Ironman races in Canada: Road or tri bike?
One of the most common questions for a newbie triathlete is “do I need a road bike or tri bike?”
The major difference between a triathlon bike and road bike is the geometry of the frame — more specifically, the seat tube angle. A triathlon bike has a much larger seat tube angle (76 to 78 degrees) than that of a road bike (72 degrees for a typical road bike). The steeper angle of the tri bike can create a much more “aero” position.
Related: Road bike or tri bike?
So, which is best for you? Well, the answer may lie in the type of race you’re doing and its terrain. Triathlon bikes were designed to put you into a forward position when you’re tucked down into your aerobars. This bodes well for flat terrain, where road bikes are typically better for steep climbing since aerodynamics don’t play as big of a role. Most people also tend to find road bikes more comfortable over longer distances.
If you choose a road bike, and you want to use it for a triathlon, you can easily modify the setup by adding clip-on aero bars.
Canada will host seven Ironman-branded races in 2019, and each race presents its own challenges. Here are a few points to consider when selecting your ride:
Ironman 70.3 and Ironman Mont-Tremblant – Mont-Tremblant, Quebec
With 900m of elevation gain, a road bike is a decent selection. However, when it comes to choosing the right bike for your race, it is important to consider the road surface and conditions. Despite featuring a mix of punchy and long climbs, the roads around Mont-Tremblant are generally smooth – allowing you to carry your speed from one hill to the other. In this case, you may feel comfortable using a tri bike with lighter wheels. The Ironman course does two laps of the 70.3 loop.
Related: What I learned in my first 70.3
Ironman 70.3 Muskoka – Huntsville, Ontario
In 2018, Ironman 70.3 Muskoka was forced to change the bike course from a loop around the Lake of Bays to an out and back course to Dorset. All indications on the Ironman website suggest that it’ll be the same course as 2018. As expected, Muskoka has a lot of climbing. With no particularly long climbs, the 70.3 bike course features a lot of punchy hills. This makes it extremely difficult to settle into a rhythm. Due to the characteristics of the course, a road bike with clip-on aerobars is a reliable option. Your road bike will save you weight, while a tri bike may be too aggressive.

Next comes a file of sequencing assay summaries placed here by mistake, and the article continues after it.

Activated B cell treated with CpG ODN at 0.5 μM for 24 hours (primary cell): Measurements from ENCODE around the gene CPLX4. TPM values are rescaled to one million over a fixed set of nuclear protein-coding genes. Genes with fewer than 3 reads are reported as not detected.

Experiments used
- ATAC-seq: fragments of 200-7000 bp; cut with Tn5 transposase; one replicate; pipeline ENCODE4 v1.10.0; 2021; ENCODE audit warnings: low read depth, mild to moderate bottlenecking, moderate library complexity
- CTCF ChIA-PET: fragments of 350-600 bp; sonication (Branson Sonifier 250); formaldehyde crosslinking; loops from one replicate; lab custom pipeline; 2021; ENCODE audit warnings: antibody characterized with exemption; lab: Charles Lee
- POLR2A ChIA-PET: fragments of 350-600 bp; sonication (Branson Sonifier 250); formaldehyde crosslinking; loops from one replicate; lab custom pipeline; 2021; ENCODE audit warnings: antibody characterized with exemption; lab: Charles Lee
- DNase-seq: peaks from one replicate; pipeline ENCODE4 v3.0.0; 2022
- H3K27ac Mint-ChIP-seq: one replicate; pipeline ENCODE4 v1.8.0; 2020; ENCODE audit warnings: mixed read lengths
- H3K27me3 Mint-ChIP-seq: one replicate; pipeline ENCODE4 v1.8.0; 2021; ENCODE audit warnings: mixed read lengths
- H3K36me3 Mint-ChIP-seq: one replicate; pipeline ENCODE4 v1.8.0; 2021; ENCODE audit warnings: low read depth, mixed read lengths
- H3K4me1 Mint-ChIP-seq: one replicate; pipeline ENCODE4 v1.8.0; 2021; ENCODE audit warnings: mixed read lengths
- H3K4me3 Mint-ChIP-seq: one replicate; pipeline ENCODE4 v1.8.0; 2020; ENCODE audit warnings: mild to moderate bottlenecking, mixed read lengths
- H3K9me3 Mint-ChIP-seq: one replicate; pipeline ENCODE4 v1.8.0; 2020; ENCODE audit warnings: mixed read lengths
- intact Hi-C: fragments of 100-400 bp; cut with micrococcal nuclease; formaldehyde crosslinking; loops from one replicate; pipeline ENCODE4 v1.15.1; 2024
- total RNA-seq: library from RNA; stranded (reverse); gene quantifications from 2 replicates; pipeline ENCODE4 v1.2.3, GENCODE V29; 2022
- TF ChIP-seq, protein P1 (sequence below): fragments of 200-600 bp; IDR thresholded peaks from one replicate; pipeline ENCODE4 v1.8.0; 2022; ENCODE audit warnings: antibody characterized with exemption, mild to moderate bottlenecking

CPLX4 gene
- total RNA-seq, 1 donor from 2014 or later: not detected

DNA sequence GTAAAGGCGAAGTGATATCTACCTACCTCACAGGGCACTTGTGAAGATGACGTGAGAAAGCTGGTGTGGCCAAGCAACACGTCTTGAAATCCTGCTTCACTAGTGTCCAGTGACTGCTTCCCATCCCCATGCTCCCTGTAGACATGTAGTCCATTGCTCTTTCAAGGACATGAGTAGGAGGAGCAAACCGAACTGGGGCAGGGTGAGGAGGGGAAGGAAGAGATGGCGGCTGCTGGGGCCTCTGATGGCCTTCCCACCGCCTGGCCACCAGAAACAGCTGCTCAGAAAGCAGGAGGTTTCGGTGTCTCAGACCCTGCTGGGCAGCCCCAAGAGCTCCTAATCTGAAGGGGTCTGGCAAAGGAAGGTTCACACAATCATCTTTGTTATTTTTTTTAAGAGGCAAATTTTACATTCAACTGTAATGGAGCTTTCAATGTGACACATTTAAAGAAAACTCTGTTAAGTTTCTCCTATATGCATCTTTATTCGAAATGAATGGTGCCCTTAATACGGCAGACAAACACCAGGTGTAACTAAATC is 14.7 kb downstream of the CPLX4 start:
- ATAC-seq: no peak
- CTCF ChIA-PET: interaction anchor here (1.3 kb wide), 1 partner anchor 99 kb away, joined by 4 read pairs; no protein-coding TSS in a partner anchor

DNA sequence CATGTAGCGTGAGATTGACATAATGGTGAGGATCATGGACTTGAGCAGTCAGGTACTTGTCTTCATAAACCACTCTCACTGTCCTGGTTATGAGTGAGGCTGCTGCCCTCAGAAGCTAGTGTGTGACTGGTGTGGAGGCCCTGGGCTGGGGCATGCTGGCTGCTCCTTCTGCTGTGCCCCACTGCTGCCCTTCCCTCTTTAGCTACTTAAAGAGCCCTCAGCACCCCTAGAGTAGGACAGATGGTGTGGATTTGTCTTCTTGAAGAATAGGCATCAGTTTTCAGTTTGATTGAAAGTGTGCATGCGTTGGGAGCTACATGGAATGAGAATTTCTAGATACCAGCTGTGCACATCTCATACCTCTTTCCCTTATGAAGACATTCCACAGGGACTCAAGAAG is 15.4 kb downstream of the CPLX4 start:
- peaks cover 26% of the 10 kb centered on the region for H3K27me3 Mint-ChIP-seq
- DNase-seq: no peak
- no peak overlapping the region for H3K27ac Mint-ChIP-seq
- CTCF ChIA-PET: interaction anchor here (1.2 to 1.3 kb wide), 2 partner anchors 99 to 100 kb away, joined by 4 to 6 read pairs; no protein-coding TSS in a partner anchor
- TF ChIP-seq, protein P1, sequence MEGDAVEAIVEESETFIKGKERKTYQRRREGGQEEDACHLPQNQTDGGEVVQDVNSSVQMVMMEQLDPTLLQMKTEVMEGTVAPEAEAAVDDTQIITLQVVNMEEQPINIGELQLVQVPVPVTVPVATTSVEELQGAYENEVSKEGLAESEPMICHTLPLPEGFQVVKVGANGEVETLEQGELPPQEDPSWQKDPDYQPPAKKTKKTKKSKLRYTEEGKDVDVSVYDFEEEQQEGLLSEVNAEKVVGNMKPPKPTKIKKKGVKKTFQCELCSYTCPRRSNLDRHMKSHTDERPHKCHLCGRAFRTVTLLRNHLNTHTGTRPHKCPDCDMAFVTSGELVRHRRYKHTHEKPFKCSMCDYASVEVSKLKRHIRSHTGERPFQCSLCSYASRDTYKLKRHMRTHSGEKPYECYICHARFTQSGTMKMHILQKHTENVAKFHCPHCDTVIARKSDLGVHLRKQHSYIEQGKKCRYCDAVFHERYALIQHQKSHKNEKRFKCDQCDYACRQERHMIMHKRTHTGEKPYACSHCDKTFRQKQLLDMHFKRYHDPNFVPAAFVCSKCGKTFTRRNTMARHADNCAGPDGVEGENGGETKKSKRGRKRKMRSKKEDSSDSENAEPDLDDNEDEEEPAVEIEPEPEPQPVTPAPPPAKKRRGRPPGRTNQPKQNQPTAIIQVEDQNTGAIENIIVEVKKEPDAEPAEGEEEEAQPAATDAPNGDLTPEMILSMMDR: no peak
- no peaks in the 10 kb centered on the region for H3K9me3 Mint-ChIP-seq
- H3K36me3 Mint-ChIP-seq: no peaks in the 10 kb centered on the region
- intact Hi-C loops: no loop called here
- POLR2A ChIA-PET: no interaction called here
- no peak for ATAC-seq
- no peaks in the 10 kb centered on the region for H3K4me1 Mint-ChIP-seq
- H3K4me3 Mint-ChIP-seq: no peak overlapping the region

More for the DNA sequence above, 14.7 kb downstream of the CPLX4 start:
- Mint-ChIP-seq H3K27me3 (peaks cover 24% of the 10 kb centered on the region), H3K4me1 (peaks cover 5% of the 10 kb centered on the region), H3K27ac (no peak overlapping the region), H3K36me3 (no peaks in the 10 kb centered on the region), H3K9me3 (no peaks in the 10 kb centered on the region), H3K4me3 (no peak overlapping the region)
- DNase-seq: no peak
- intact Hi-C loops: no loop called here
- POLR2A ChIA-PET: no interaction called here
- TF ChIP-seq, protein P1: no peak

Ironman 70.3 Calgary – Calgary, Alberta
The bike course in Calgary may be the flattest Ironman course in Canada. Taking place in the foothills of the Rockies, the race does not take on any aggressive climbs, so you’re best to go aero for this one. Another option to consider when it comes to your equipment is your wheels. If you are on a road bike, consider using an aero wheelset. This will help keep your momentum going on the flats.
Ironman 70.3 Canada – Whistler, British Columbia
For 2019, Ironman Canada has changed their bike course – moving from a three-loop course to a two-loop course (see below). However, the 70.3 race appears to have the same course as last year. Regardless, the bike will feature a lot of climbing – mainly up Callaghan Valley Road. The road conditions though are pristine. For this race, you may save weight using a road bike, but a tri bike will be helpful when riding Highway 99. Pick the bike that best suits your riding style and comfort level.
Ironman Canada – Whistler, British Columbia
As mentioned above, Ironman Canada has changed their bike course – moving from a three-loop course to a two-loop course. In 2019 athletes will ride from Alta Lake, all the way up Callaghan Valley (last year went up 1/4th) and then go to Daisy Lake, before returning to Whistler. For an Ironman, and this course imparticular, balancing comfort with aerodynamics is essential. This course will likely take five to nine hours to complete, so make sure you’re comfortable with your bike choice. The roads are smooth and built for smooth transportation. With most of the ride taking place on Highway 99 you can expect smooth roads. Even with the climb up Callaghan, the hills on this course are smooth.
Ironman 70.3 Victoria – Victoria, British Columbia
Comparable to Ironman 70.3 Muskoka, the half-Ironman in Victoria features a punchy bike course with a good amount of climbing. To save weight, a road bike is a good option. If however, you’ve settled on a tri bike, consider experimenting with your wheel selection. A deep aero wheelset does look cool, but it adds unnecessary weight for this type of course. Outfitting your bike with a lighter wheel set up may be beneficial.